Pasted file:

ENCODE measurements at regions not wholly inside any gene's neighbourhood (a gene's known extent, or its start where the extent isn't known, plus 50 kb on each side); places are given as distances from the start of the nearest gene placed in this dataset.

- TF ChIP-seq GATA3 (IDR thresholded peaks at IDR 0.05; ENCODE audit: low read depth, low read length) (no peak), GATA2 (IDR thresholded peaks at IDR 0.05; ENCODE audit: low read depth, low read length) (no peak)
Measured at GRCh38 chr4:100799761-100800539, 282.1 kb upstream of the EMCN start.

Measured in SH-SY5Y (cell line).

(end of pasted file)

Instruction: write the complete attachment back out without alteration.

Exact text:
ENCODE measurements at regions not wholly inside any gene's neighbourhood (a gene's known extent, or its start where the extent isn't known, plus 50 kb on each side); places are given as distances from the start of the nearest gene placed in this dataset.

- TF ChIP-seq GATA3 (IDR thresholded peaks at IDR 0.05; ENCODE audit: low read depth, low read length) (no peak), GATA2 (IDR thresholded peaks at IDR 0.05; ENCODE audit: low read depth, low read length) (no peak)
Measured at GRCh38 chr4:100799761-100800539, 282.1 kb upstream of the EMCN start.

Measured in SH-SY5Y (cell line).